A coalition of city workers Thursday attacked the credibility of a recent Grand Jury report that recommended pension reform for city employees by pointing to a key jury member who they say had a conflict of interest during the investigation.
The coalition, called Stand Up for Working Families, which consists of firefighters, police officers, and other city workers, delivered a letter to the city attorney today asking for investigations into what they call a “misuse” of the Civil Grand Jury process for political purposes.
Specifically, the letter asks for a thorough investigation into whether committee chair for the Civil Grand Jury Craig Weber violated the terms of his position.
Weber is an accountant who worked as treasurer for the SF Smart Reform initiative–a ballot initiative that would amend the city charter to require city workers to contribute more to their pension fund that was spearheaded by public defender Jeff Adachi–while simultaneously serving for the Grand Jury during their investigations into the city’s retirement system.
Stand Up was led by city worker union representatives who are strongly opposed to SF Smart Reform. Adachi has already collected more than enough signatures to qualify the measure for the November ballot.
The coalition’s accusations come at the heels of letter that city attorney Dennis Herrera sent on June 14 to a judge presiding over the Civil Grand Jury in which he expresses concerns about this alleged conflict of interest.
The letter claims that Weber contacted Herrera’s office in late March to ask about his risks in becoming a proponent of a city charter amendment relating to the retirement system while serving on the Grand Jury.
Herrera’s office warned Weber of the potential pitfalls, and suggested he withdraw if there was any serious overlap in the issues he was investigating. When the city attorney learned in May that the subject of the Grand Jury report was the city’s retirement system, they contacted Grand Jury officials to express concerns about the conflict of interest.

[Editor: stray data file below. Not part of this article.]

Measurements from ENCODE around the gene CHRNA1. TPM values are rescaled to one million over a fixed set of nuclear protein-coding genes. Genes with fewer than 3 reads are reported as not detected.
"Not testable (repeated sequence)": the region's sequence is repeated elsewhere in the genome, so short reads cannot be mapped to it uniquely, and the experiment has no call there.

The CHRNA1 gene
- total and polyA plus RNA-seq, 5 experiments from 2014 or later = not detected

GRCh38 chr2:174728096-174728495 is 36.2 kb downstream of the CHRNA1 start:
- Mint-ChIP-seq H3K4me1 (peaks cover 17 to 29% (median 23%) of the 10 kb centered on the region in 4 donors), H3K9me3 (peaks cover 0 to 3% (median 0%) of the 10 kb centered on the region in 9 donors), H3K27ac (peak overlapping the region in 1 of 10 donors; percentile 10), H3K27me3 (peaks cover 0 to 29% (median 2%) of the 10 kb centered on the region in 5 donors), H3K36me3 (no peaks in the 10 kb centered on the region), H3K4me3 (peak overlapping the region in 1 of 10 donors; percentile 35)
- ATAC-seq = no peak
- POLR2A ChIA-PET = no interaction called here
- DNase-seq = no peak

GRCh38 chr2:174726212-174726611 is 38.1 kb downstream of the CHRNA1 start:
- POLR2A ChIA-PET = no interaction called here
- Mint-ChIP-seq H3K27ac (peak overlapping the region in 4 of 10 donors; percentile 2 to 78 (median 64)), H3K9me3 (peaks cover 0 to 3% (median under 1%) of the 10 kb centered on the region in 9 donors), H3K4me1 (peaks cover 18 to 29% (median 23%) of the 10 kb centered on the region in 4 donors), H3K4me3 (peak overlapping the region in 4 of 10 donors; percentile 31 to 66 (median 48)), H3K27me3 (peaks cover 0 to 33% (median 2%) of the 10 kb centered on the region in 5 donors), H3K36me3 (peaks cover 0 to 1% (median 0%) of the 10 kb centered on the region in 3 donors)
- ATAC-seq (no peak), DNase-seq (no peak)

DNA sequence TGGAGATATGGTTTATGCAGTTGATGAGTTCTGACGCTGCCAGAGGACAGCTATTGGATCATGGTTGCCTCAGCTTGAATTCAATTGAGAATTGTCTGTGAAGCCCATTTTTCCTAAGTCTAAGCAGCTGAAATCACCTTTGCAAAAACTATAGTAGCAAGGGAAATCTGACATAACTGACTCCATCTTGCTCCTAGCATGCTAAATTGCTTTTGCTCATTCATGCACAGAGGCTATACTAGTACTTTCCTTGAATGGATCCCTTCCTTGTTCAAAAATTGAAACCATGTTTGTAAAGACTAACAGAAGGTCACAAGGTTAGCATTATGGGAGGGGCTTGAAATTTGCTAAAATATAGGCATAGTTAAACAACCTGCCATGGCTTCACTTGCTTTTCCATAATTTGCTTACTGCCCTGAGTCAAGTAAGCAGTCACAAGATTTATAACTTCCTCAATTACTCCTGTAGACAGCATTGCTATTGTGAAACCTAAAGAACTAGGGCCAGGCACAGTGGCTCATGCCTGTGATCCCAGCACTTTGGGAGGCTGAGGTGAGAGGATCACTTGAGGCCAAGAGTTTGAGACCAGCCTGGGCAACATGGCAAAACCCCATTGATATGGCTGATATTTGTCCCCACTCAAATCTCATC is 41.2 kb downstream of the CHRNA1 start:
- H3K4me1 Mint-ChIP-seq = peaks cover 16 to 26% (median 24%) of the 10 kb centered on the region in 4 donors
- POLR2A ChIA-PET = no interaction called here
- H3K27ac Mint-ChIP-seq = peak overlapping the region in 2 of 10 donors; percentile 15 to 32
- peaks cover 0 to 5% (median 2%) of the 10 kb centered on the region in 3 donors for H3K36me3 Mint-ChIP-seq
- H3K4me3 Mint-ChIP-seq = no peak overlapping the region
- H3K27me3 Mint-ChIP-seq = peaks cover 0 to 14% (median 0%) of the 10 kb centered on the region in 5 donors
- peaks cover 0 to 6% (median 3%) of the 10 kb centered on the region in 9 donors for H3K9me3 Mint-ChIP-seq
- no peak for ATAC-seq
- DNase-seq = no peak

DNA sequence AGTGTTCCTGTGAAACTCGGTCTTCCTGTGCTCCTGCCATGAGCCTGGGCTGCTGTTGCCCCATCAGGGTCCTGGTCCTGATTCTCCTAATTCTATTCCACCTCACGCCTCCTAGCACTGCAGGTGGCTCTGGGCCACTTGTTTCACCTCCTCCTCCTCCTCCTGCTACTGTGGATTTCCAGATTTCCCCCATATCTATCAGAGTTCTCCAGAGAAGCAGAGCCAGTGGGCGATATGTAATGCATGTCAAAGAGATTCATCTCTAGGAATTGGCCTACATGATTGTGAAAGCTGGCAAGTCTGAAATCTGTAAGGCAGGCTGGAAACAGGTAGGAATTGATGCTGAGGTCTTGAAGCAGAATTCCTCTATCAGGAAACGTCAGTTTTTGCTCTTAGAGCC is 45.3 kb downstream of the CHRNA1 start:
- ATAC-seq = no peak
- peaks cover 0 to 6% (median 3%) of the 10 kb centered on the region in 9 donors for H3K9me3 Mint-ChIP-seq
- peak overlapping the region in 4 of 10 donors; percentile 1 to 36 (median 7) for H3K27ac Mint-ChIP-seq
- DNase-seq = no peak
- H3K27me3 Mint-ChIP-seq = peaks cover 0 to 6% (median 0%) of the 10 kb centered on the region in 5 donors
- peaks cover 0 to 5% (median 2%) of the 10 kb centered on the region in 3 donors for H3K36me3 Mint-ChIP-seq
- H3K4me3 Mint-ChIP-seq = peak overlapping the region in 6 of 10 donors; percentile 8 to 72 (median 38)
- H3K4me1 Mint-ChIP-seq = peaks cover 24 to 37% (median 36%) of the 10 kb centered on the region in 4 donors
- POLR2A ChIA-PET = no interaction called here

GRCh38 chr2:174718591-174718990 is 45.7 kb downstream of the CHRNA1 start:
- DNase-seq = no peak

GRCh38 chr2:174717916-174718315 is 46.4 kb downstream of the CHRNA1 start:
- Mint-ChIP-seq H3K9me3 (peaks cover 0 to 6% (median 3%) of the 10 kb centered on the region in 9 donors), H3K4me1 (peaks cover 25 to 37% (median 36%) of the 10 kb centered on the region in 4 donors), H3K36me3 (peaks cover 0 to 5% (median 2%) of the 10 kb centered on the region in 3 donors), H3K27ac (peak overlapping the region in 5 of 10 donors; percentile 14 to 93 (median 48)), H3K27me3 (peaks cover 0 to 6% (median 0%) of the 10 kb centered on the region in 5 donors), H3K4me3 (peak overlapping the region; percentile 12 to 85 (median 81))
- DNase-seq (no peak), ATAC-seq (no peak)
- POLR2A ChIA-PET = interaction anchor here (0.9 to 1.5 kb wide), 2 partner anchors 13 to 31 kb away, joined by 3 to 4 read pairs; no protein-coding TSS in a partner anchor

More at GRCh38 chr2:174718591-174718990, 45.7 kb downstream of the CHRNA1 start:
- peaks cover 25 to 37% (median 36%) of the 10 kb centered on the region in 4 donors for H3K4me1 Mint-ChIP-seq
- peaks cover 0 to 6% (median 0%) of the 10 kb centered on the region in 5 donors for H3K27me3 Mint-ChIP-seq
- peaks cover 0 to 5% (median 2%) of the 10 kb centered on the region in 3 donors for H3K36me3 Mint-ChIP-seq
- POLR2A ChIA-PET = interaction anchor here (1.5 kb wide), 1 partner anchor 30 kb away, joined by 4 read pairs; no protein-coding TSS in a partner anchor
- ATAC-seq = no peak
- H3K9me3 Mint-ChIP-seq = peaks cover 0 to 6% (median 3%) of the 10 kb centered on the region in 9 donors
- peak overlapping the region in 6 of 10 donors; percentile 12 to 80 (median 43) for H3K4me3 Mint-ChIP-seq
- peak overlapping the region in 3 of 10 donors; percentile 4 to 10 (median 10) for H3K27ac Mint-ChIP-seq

Officials said at the time that there was not enough evidence indicating the conflict would be problematic.
But Thursday, Bob Muscat, spokesman for the Stand Up coalition, said that the facts and figures in the Smart Reform ballot initiative appear to have come from proprietary information known only to the Grand Jury.
The ballot initiative was introduced in April, and the Grand Jury report was released in June.
“…It is very difficult to avoid the conclusion that Mr. Weber did in fat act under a conflict of interest, shared confidential information from the Grand Jury with SF Smart Reform, and used public resources for campaign activities,” reads the Stand Up letter.
In response, Weber said that he never shared information from his grand jury investigation with anyone. In addition, Weber said that he had an accounting position with SF Smart Reform, and did not have any input on the research or materials for the content of the initiative.
“I’m not a strategist for Adachi,” he said.
This was Weber’s second pension-centered Grand Jury investigation.
He also worked on a Grand Jury report released in June 2009, which was titled “Pensions: Beyond Our Ability to Pay” that focused on many of the same issues as the 2010 report, titled “Pension Tsunami: The Billion Dollar Bubble.”
Darcy Brown, a spokeswoman for SF Smart Reform, said that the information on the ballot initiative was not proprietary, and that Adachi conducted independent research to learn where the city’s money was going.
“The biggest line item that jumped off the page was pensions and health care,” she said.
Adachi was not immediately available for comment.
In its letter, the Stand Up coalition also claims that Weber may have suppressed a “minority report” in the Grand Jury Report that reflected views of dissenting grand jurors.
But when asked about the details about this report, Muscat said that the coalition had not conducted enough research to provide further information.
Weber said that there was never such a report, and that the accusations are false.
“This is completely a red herring,” Weber said.
The real issue, he said, is that the city attorney has failed to enforce Proposition H, which the voters passed in 2002 to ensure that city workers shared the burden of pension contributions.
The recent Grand Jury report warned that the city faces a possible tsunami of pension and healthcare costs that could reach nearly $1 billion per year in five years.